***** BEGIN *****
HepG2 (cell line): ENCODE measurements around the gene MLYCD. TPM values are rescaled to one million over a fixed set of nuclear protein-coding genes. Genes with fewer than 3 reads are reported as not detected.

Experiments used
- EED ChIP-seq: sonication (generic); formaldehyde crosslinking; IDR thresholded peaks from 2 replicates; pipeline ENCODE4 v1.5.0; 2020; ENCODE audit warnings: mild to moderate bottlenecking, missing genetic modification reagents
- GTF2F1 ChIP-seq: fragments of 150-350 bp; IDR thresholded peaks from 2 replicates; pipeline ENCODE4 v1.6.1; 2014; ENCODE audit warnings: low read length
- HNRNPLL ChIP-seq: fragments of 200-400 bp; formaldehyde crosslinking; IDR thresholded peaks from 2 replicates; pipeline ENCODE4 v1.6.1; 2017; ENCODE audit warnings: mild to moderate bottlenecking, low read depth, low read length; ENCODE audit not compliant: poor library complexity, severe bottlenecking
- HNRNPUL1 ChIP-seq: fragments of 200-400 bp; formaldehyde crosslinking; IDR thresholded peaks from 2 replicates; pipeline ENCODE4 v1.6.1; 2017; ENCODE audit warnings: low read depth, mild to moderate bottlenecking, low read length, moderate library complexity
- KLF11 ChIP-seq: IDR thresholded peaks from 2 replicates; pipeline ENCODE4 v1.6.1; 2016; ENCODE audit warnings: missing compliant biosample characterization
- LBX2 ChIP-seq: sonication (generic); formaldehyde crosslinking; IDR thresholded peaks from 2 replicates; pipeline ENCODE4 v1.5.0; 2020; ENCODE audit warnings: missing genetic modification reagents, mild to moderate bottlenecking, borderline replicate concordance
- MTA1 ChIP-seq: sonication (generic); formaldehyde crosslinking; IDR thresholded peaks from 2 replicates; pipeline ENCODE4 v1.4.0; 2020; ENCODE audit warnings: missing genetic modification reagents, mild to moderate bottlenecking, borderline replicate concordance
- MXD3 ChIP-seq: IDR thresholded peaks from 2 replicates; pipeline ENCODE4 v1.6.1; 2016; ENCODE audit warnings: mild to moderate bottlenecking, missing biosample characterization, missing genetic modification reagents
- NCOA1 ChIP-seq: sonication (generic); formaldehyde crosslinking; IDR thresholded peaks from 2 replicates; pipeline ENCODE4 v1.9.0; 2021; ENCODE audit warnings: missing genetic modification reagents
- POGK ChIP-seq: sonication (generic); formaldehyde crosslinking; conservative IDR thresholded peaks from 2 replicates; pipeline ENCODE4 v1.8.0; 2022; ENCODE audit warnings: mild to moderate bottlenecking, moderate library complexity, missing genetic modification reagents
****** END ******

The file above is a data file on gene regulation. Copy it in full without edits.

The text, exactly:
HepG2 (cell line): ENCODE measurements around the gene MLYCD. TPM values are rescaled to one million over a fixed set of nuclear protein-coding genes. Genes with fewer than 3 reads are reported as not detected.

Experiments used
- EED ChIP-seq: sonication (generic); formaldehyde crosslinking; IDR thresholded peaks from 2 replicates; pipeline ENCODE4 v1.5.0; 2020; ENCODE audit warnings: mild to moderate bottlenecking, missing genetic modification reagents
- GTF2F1 ChIP-seq: fragments of 150-350 bp; IDR thresholded peaks from 2 replicates; pipeline ENCODE4 v1.6.1; 2014; ENCODE audit warnings: low read length
- HNRNPLL ChIP-seq: fragments of 200-400 bp; formaldehyde crosslinking; IDR thresholded peaks from 2 replicates; pipeline ENCODE4 v1.6.1; 2017; ENCODE audit warnings: mild to moderate bottlenecking, low read depth, low read length; ENCODE audit not compliant: poor library complexity, severe bottlenecking
- HNRNPUL1 ChIP-seq: fragments of 200-400 bp; formaldehyde crosslinking; IDR thresholded peaks from 2 replicates; pipeline ENCODE4 v1.6.1; 2017; ENCODE audit warnings: low read depth, mild to moderate bottlenecking, low read length, moderate library complexity
- KLF11 ChIP-seq: IDR thresholded peaks from 2 replicates; pipeline ENCODE4 v1.6.1; 2016; ENCODE audit warnings: missing compliant biosample characterization
- LBX2 ChIP-seq: sonication (generic); formaldehyde crosslinking; IDR thresholded peaks from 2 replicates; pipeline ENCODE4 v1.5.0; 2020; ENCODE audit warnings: missing genetic modification reagents, mild to moderate bottlenecking, borderline replicate concordance
- MTA1 ChIP-seq: sonication (generic); formaldehyde crosslinking; IDR thresholded peaks from 2 replicates; pipeline ENCODE4 v1.4.0; 2020; ENCODE audit warnings: missing genetic modification reagents, mild to moderate bottlenecking, borderline replicate concordance
- MXD3 ChIP-seq: IDR thresholded peaks from 2 replicates; pipeline ENCODE4 v1.6.1; 2016; ENCODE audit warnings: mild to moderate bottlenecking, missing biosample characterization, missing genetic modification reagents
- NCOA1 ChIP-seq: sonication (generic); formaldehyde crosslinking; IDR thresholded peaks from 2 replicates; pipeline ENCODE4 v1.9.0; 2021; ENCODE audit warnings: missing genetic modification reagents
- POGK ChIP-seq: sonication (generic); formaldehyde crosslinking; conservative IDR thresholded peaks from 2 replicates; pipeline ENCODE4 v1.8.0; 2022; ENCODE audit warnings: mild to moderate bottlenecking, moderate library complexity, missing genetic modification reagents